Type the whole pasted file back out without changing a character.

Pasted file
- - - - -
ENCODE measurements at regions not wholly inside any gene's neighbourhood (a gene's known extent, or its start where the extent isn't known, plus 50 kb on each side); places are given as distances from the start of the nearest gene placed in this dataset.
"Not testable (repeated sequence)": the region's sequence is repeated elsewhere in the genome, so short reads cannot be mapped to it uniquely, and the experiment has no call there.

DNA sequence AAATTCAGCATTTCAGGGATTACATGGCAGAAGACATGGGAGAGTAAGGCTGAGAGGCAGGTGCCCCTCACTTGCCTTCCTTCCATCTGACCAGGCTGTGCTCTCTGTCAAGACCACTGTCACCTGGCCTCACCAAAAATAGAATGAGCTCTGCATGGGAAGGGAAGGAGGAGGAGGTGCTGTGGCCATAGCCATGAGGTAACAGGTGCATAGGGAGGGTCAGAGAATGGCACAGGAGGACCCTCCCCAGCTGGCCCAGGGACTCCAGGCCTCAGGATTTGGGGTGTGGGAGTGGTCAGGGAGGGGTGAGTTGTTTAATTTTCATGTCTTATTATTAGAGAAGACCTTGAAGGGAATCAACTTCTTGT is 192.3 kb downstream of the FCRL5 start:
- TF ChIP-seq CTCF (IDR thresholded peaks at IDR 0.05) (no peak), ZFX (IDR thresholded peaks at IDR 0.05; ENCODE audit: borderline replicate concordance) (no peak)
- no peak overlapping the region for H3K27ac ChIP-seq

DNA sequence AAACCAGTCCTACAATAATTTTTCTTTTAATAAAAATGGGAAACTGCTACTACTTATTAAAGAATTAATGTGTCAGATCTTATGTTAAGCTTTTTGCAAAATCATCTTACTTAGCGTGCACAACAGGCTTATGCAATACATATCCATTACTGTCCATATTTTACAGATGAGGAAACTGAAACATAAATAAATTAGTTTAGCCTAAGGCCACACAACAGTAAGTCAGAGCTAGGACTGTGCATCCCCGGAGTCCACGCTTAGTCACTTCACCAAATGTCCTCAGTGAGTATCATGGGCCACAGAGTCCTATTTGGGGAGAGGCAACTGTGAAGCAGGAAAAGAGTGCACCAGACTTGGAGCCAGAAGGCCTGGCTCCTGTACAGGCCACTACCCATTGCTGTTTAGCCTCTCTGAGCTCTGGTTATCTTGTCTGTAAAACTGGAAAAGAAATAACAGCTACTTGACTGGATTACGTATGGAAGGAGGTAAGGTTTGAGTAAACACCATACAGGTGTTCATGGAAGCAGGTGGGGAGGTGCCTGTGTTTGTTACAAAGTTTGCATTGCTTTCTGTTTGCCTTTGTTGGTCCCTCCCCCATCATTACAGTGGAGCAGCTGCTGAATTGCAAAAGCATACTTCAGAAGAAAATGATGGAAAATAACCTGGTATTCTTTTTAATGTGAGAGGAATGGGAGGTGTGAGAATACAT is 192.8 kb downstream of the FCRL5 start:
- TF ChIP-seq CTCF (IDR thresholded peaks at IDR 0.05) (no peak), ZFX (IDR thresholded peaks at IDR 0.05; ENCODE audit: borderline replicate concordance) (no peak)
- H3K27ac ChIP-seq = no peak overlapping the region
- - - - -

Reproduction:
ENCODE measurements at regions not wholly inside any gene's neighbourhood (a gene's known extent, or its start where the extent isn't known, plus 50 kb on each side); places are given as distances from the start of the nearest gene placed in this dataset.
"Not testable (repeated sequence)": the region's sequence is repeated elsewhere in the genome, so short reads cannot be mapped to it uniquely, and the experiment has no call there.

DNA sequence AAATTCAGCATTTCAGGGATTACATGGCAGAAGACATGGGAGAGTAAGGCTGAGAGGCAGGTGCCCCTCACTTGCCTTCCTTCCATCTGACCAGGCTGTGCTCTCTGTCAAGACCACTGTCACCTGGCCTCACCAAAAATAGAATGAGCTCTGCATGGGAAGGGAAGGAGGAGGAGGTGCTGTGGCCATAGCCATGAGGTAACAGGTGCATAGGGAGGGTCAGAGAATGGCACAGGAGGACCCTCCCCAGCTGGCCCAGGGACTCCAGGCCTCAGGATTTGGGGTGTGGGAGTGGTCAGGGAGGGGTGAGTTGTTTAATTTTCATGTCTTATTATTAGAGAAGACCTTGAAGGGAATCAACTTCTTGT is 192.3 kb downstream of the FCRL5 start:
- TF ChIP-seq CTCF (IDR thresholded peaks at IDR 0.05) (no peak), ZFX (IDR thresholded peaks at IDR 0.05; ENCODE audit: borderline replicate concordance) (no peak)
- no peak overlapping the region for H3K27ac ChIP-seq

DNA sequence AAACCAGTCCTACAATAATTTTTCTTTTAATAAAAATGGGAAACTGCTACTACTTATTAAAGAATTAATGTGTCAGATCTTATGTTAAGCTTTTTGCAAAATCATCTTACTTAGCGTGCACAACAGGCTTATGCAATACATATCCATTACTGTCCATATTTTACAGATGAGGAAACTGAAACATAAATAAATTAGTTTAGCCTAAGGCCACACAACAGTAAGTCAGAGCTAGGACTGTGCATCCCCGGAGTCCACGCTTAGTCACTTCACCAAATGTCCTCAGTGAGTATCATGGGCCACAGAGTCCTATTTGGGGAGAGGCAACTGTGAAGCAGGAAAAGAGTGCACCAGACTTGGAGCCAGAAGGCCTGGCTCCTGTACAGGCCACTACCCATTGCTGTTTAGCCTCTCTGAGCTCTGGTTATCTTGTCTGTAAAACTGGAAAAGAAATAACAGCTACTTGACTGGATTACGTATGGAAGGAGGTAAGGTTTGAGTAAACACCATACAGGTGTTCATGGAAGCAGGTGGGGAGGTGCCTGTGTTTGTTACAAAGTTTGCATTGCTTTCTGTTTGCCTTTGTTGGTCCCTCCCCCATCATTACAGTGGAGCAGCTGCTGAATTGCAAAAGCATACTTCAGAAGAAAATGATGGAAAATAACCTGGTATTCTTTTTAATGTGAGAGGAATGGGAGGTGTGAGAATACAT is 192.8 kb downstream of the FCRL5 start:
- TF ChIP-seq CTCF (IDR thresholded peaks at IDR 0.05) (no peak), ZFX (IDR thresholded peaks at IDR 0.05; ENCODE audit: borderline replicate concordance) (no peak)
- H3K27ac ChIP-seq = no peak overlapping the region